ERIC Number: ED128315
Record Type: RIE
Publication Date: 1976-Jun
Reference Count: 0
Attractiveness and Psychological Development. Teacher Education Forum; Volume 4, Number 21.
Algozzine, Robert; Salvia, John
An investigation of the relationship between appearance and psychological development is presented in this paper. The central hypothesis of the investigation is that appearance is an important stimulus property in the psychological development of children, and as such has an effect on an individual's response to his environment as well as the environment's response to that individual. Children are thought of as possessing stimulus as well as response properties, and development is viewed as a function of the interactions of the child and the environment. The results of the investigation support a hypothesized relationship between stimulus properties and psychological development--that appearance, self-concept, peer acceptance, IQ, and report card grades are all related. The stimulus property is related to the performance dimension characterized by IQ, total report card, and total achievement scores. The stimulus qualities of a child are variables that not only relate empirically, but logically. The data received may be interpreted in the following way: attractive children tend to have higher IQ's, more friends, better self-concepts, and more favorable report cards than their less attractive peers. The variables, represented by the stimulus property dimension, are moderately correlated with the performance dimension. One of the limitations of this investigation is that the social status of the children was ignored. Other studies have shown achievement differences to exist within different social strata. It is possible that appearance and socioeconomic status are positively correlated to a high degree, and that the socioeconomic status should also be considered as part of the stimulus dimension. (MM)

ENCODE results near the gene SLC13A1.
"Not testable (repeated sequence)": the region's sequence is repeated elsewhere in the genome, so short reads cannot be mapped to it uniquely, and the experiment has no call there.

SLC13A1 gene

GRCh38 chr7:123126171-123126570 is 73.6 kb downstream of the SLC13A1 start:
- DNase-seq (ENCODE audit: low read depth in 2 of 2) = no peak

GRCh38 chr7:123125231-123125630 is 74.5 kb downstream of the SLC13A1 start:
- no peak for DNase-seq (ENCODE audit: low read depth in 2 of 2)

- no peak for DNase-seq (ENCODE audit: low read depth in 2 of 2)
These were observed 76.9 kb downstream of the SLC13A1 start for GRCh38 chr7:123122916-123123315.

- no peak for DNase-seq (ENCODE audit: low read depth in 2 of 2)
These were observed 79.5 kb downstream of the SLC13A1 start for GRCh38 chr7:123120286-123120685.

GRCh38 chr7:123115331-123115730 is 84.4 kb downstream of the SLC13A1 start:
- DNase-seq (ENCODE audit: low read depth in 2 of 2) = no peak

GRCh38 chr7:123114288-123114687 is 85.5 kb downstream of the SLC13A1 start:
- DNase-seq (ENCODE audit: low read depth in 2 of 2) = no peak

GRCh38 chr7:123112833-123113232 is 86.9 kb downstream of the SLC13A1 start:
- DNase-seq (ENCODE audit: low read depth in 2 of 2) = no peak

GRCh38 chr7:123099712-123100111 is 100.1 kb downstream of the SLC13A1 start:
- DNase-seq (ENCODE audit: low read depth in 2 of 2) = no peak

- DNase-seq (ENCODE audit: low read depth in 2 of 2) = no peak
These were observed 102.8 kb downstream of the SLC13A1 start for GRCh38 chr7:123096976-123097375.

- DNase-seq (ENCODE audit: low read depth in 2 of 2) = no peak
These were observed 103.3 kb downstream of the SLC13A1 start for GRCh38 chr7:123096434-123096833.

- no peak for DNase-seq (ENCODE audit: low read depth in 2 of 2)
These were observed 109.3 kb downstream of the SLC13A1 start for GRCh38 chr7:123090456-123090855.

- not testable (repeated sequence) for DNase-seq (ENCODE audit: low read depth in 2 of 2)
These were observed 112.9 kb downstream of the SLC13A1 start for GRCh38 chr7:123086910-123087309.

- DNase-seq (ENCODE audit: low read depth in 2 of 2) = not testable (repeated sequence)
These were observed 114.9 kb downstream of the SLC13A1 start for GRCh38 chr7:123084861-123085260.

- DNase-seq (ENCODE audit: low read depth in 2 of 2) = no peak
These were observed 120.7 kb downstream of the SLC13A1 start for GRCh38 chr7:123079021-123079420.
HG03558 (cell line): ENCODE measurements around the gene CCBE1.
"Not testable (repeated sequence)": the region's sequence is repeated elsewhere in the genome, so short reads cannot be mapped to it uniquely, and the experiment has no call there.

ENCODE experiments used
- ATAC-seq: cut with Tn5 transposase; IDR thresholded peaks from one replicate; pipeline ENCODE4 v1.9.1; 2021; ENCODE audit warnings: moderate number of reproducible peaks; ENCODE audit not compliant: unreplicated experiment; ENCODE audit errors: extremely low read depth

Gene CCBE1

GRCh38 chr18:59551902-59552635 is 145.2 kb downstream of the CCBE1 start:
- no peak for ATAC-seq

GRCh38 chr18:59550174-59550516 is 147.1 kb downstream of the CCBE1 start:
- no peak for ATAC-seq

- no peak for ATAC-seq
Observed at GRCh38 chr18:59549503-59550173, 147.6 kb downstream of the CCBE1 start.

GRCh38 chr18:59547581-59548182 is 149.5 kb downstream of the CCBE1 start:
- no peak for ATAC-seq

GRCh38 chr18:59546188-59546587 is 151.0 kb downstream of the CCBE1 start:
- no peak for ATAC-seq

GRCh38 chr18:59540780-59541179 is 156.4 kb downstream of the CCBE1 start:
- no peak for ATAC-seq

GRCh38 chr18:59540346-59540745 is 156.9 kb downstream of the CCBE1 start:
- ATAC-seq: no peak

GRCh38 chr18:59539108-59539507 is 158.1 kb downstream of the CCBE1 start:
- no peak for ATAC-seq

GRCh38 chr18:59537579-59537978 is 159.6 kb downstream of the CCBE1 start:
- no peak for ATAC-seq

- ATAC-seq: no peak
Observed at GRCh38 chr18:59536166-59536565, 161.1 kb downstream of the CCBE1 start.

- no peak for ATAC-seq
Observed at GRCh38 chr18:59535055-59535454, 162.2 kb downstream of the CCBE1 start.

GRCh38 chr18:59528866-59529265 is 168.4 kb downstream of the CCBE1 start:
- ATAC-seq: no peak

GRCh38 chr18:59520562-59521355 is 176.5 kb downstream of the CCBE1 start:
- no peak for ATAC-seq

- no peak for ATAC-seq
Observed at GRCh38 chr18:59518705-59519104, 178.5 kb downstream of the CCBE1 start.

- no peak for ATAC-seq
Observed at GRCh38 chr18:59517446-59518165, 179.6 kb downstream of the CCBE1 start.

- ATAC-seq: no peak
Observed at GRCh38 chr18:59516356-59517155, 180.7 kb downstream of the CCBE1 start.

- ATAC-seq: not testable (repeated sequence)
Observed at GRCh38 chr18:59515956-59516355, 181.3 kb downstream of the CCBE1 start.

Publication Type: Reports - Research
Education Level: N/A
Sponsor: Bureau of Educational Personnel Development (DHEW/OE), Washington, DC.
Authoring Institution: Indiana Univ., Bloomington. School of Education.
Note: For related documents, see SP 010 368-388